The debonair Bernard-Henry Lévy, travelling across America in the footsteps of Tocqueville, comes face to face with a Michigan cop while taking a leak on the side of I-94. Don't worry, all turns out well for Franco-American relations:
You don't have the right to piss."
"What do I have a right to, then?"
"Nothing: it is forbidden on highways to stop, hang around, dawdle, and piss."
"I didn't know …"
"I don't give a damn what you know—keep moving."
"I'm French …"
"I couldn't care less if you're French—the law's the same for everyone.
Keep moving."
"I wrote a book on Daniel Pearl."
"Daniel who?"
"And a book on the forgotten wars."
"What kind of wars?"
"I'm writing about following the path of Tocqueville …"

And suddenly, as the name Tocqueville is uttered, a sort of miracle occurs! The cop's face goes from suspicious to curious to almost friendly.

"Tocqueville—really? Alexis de Tocqueville?"

And after I tell him yes, Alexis, I'm following in the footsteps of this great compatriot who, 170 years ago, must have passed somewhere near here, this awkward customer, red with rage, who for all I knew
was getting ready to book me for inappropriate behavior, for sexual display on a public highway, or, in any case, for "loitering with intent," looks at me with sudden affability and begins to ask me what, in my opinion, continues to be valid in Tocqueville's analysis.


The extract from Lévy's forthcoming book appears in the latest edition of the Atlantic. I've skimmed through it on-line (it's very long and I prefer to wait for my copy of the magazine to arrive in the post). I'm not sure, from what I've read, that he comes up with any amazing insights, but it's at least good to be reminded that there are still some French intellectuals who haven't sold their souls to anti-Americanism. (Jean-François Revel is another of that dwindling band.) If you're in the neighbourhood, Lévy will be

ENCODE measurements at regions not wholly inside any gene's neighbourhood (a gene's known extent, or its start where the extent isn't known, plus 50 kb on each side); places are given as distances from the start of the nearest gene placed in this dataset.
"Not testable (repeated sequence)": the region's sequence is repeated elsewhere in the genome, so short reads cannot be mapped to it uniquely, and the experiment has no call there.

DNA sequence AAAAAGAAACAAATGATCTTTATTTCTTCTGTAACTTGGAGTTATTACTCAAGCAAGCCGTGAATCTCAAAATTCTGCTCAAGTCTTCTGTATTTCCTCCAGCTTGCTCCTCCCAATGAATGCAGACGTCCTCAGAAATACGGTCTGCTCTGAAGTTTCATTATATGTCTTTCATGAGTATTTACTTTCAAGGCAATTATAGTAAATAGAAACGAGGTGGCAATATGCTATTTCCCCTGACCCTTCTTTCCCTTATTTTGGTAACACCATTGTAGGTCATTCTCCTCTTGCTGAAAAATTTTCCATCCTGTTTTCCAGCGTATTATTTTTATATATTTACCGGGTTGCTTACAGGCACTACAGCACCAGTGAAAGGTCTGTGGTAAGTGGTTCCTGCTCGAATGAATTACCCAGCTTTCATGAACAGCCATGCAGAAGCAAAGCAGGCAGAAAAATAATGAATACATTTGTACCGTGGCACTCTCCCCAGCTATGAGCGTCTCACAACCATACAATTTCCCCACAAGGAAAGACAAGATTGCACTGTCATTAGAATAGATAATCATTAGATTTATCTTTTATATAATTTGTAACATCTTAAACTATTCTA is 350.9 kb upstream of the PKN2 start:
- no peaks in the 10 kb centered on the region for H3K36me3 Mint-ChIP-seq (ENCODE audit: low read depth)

discussing his book with David Brooks in Manhattan on Wednesday. There's also a useful interview with the Left Bank pin-up in Figaro's "France-Amérique" . Lévy turns in a good, even-handed performance, laying into left-wing fellow-travellers while dismissing US pundits' claims that France is on the verge of its own Kristallnacht. He's also refreshingly honest about how his own preconceptions about, say, the Deep South turned out to be wildly off-target.

No doubt the book will win him a whole new set of enemies in his native land. Phillipe Cohen's deeply unflattering biography, published recently, is reviewed here (subscriber-only link) by Francophile George Walden:

In non-French eyes and even in France itself, this biography could backfire. What strikes us is not so much Lévy's chutzpah and self-promotion, as his phenomenal energy and the fact that, politically, he was mostly right. To have helped to break the stranglehold of the Left on French intellectual life long before the Soviet collapse was a service to the nation. And though his output is to say the least uneven, and his prose often affected, some of his writing, notably in his biography on Sartre, is brilliant.

Levy's media personality may grate, but French television is in permanent need of livening up, and his vivacity and versatility make a welcome change from the incantation of anti-American clichés by drab mediocrities with neither his intellect, his quick wit nor his style. To them and their admirers, Cohen's book will greatly appeal.

|||Clive|||http://clivedavis.blogspot.com/2005/04/philosopher-caught-in-act-debonair.html|||4/01/2005 11:44:00 am|||||||||